Government launches inquiry into high cost of building materials, suspecting poor competition to blame

Politics

An overview of New Zealand’s affordable housing crisis and how house prices have changed in relation to income over time. Video / Paul Slater

The government wants the Commerce Commission to look into whether Kiwis are being ripped off over the cost of building materials.

The cost of building materials has been a long-standing concern in New Zealand, even before the latest inflationary spurt.

The Productivity Commission has estimated that New Zealanders pay 20-30% more for building materials than Australians.

Trade Minister David Clark said the government wanted to look at “how we can lay the foundations for a more competitive buildings sector”.

“Understanding market barriers could play a key role in helping New Zealanders access home ownership, so I’m delighted the Commerce Commission is launching this work,” Clark said.

Clark said materials were a big factor in the high cost of construction and renovation.
“It is clear that a significant portion of the costs associated with the construction of residential housing are related to building materials.

“As New Zealand’s population has grown over the past decade, residential building permits have more than tripled. Along with this, current demand for renovations and extensions to existing homes is at its highest level since 15 years,” Clark said.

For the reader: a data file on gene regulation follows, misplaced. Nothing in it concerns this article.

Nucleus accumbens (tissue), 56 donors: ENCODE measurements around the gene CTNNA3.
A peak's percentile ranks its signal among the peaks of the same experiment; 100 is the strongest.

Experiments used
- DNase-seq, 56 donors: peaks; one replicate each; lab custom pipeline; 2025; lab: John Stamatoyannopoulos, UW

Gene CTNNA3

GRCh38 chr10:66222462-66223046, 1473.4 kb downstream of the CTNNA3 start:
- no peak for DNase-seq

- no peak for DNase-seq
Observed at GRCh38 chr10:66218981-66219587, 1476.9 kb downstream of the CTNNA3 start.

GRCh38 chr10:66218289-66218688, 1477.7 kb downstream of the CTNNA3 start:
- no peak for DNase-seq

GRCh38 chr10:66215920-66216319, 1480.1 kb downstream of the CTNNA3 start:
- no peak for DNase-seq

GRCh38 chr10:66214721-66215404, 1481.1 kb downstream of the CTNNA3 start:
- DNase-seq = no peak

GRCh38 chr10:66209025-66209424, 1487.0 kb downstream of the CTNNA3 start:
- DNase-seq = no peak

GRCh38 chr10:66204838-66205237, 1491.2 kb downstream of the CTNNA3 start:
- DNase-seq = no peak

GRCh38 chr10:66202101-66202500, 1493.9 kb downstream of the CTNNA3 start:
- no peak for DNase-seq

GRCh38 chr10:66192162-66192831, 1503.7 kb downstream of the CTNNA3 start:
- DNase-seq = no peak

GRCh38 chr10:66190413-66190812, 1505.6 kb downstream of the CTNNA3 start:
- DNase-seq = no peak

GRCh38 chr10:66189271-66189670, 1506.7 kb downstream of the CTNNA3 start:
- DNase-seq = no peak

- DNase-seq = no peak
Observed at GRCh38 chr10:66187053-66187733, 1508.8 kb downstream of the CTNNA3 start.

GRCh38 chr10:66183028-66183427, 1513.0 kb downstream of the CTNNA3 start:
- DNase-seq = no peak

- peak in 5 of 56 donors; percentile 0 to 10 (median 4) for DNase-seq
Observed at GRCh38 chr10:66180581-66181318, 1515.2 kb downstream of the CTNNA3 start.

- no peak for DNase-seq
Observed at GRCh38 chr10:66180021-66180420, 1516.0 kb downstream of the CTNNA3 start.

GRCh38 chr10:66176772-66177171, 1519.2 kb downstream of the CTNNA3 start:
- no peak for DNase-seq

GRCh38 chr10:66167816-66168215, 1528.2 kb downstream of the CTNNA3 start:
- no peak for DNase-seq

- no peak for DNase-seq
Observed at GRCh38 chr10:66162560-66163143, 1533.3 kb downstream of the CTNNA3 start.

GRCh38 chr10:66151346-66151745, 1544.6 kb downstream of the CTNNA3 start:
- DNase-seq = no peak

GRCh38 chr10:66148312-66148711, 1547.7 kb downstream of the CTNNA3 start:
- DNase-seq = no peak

“There are long-standing concerns about potential competition issues, particularly given the highly concentrated nature of some supply chain markets,” he said.

The Commission will be authorized to investigate all factors which may affect competition for the supply or procurement of essential building materials, including the cost of foundations, flooring, roof, walls and insulation .

In 2018, the Commerce Commission was given market investigation powers, meaning it could carry out wide-ranging investigations into sectors where it suspected the economy was not performing well for consumers.

Trade and Consumer Affairs Minister David Clark has instructed the Commerce Commission to investigate the cost of building materials.  Photo / Dean Purcell
Trade and Consumer Affairs Minister David Clark has instructed the Commerce Commission to investigate the cost of building materials. Photo / Dean Purcell

The Commission can then recommend changes to the government to help these sectors operate more efficiently.

So far, the Commission has investigated the cost of fuel and groceries.
Labor pledged in the election to investigate the cost of building materials during the 2020 campaign.

“We make this manifest commitment because good housing underpins a range of social, economic and health outcomes. Therefore, it is essential that Kiwis have access to building materials at a fair price,” Clark said.

The final report will be delivered to ministers in December 2022.